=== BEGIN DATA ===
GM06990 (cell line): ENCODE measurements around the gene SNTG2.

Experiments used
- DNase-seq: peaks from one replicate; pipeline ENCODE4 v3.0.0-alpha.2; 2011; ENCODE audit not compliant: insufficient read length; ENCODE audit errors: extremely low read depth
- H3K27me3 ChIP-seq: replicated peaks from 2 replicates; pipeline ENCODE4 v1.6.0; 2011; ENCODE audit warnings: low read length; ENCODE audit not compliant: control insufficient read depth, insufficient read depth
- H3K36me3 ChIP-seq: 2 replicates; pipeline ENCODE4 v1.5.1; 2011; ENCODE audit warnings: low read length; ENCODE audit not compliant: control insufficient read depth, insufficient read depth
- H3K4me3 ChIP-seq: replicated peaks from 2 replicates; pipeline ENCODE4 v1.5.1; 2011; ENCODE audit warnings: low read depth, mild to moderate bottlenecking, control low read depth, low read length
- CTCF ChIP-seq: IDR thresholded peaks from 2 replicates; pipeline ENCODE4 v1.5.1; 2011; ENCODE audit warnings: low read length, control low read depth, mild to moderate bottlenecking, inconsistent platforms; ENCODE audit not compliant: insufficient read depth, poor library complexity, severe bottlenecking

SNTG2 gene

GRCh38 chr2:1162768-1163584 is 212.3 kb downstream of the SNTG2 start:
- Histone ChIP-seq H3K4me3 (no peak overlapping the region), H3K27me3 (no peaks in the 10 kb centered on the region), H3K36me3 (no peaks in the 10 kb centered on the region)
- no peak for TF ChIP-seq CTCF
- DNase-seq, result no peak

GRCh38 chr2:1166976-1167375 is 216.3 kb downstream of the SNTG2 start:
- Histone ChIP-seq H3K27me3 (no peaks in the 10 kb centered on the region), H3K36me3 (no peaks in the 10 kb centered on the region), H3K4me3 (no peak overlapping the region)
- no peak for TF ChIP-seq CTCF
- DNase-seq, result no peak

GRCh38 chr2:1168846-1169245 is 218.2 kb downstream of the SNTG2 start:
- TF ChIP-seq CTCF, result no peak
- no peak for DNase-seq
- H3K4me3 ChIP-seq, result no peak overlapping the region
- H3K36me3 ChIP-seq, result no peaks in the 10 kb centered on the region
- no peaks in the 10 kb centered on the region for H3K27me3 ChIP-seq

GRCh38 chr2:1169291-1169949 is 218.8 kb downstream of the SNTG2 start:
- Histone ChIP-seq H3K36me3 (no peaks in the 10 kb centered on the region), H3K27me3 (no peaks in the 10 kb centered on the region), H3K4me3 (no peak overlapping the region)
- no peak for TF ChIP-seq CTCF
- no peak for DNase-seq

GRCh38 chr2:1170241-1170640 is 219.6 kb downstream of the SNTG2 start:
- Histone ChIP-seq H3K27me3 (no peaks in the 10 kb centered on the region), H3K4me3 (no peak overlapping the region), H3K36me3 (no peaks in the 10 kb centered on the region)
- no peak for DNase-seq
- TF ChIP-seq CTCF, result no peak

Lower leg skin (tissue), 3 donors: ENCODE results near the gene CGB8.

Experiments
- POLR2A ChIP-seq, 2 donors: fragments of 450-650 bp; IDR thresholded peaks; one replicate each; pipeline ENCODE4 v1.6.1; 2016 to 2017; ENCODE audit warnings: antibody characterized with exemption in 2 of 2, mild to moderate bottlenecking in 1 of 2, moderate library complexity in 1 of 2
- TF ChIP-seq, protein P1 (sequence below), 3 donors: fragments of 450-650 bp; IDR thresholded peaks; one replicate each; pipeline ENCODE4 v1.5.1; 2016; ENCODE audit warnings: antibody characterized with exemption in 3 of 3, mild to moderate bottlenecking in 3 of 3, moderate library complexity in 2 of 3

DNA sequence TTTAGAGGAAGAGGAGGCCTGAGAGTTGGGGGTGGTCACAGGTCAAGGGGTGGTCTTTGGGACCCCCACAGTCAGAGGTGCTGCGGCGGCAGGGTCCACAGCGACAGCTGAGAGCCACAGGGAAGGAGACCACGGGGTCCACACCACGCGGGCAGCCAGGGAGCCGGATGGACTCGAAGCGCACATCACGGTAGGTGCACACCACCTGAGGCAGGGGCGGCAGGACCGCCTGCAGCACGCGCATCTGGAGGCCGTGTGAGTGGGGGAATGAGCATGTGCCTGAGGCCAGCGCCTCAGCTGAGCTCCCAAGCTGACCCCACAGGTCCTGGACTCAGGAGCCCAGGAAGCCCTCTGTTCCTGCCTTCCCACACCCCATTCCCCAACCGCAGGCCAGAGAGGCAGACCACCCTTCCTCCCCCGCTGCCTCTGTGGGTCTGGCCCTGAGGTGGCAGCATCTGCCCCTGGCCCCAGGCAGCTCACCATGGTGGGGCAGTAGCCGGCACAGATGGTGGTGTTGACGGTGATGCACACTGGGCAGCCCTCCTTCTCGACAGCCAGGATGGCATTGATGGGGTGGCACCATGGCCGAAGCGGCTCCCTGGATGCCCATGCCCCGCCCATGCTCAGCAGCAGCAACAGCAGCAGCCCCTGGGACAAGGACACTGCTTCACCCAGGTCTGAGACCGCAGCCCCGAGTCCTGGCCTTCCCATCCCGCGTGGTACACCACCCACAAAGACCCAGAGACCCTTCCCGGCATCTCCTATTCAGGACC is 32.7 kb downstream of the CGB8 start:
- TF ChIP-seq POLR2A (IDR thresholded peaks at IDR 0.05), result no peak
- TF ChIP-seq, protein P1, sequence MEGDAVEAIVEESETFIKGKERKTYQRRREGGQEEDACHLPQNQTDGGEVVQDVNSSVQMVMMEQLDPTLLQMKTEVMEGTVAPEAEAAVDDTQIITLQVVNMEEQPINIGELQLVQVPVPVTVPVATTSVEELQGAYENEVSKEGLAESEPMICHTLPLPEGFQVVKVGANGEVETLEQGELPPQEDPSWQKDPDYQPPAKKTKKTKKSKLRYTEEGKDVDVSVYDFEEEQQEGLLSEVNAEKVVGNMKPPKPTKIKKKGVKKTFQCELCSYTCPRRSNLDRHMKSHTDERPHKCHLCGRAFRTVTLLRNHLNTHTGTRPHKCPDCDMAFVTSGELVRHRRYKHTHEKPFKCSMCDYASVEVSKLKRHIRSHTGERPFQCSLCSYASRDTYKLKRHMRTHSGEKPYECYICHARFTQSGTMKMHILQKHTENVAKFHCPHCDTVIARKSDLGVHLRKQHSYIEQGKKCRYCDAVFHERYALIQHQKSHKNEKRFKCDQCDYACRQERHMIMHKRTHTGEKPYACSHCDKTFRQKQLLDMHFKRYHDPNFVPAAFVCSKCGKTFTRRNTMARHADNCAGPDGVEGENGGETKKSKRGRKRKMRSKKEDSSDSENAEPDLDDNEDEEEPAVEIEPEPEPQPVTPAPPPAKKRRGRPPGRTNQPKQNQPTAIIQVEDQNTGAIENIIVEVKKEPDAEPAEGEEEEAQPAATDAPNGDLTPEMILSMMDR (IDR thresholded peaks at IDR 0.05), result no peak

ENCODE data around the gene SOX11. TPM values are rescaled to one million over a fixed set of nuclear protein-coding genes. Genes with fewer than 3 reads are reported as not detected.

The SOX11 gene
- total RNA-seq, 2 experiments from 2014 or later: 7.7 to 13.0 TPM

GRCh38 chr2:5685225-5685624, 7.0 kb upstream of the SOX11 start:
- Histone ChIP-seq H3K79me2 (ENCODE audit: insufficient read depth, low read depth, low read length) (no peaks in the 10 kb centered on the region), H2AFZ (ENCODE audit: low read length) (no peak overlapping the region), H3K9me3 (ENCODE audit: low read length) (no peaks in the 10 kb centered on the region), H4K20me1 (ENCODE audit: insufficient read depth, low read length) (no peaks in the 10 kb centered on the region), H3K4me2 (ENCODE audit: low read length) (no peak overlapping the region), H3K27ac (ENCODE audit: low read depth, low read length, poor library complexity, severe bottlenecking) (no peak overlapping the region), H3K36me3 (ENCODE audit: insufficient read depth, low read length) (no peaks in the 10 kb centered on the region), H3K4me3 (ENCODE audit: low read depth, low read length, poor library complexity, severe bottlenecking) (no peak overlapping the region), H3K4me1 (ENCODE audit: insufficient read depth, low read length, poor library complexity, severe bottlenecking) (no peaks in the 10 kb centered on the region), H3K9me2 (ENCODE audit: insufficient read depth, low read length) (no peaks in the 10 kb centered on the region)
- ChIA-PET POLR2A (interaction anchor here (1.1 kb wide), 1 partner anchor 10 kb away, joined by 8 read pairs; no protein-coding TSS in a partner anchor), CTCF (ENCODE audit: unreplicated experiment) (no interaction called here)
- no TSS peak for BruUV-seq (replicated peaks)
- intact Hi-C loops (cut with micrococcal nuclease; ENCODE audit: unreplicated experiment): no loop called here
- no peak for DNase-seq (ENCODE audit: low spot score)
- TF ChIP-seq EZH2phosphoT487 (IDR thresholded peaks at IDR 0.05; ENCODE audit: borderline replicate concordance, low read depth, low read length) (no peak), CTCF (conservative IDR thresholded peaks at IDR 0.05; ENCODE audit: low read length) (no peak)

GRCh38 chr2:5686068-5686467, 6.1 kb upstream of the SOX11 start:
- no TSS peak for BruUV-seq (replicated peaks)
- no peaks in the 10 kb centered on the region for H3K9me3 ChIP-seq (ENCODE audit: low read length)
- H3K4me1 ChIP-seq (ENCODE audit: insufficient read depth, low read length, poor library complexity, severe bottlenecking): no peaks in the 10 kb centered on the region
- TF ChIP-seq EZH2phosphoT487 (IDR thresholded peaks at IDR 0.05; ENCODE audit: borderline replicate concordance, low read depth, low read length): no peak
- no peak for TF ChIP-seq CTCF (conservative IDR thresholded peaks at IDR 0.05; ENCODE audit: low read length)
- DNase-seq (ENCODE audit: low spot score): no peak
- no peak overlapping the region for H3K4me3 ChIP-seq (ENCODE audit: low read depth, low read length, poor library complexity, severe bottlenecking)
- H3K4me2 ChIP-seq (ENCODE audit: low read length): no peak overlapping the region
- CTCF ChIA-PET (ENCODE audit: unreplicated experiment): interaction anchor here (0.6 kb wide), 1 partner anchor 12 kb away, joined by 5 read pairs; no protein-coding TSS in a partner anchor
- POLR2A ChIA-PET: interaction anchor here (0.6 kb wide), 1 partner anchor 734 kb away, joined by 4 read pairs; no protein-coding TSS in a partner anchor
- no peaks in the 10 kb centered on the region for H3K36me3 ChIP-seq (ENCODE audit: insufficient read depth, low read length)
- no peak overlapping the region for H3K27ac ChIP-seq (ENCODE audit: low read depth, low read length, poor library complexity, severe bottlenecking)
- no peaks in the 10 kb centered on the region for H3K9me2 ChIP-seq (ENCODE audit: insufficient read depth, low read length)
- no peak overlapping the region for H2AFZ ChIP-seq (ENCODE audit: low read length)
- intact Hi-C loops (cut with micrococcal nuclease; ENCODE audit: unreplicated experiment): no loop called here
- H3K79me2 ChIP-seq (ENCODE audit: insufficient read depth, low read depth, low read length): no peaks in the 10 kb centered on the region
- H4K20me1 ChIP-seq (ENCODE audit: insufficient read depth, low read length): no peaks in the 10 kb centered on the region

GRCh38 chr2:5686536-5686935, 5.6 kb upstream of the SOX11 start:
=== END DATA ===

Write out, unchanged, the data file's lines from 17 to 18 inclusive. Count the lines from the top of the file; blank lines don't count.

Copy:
GRCh38 chr2:1168846-1169245 is 218.2 kb downstream of the SNTG2 start:
- TF ChIP-seq CTCF, result no peak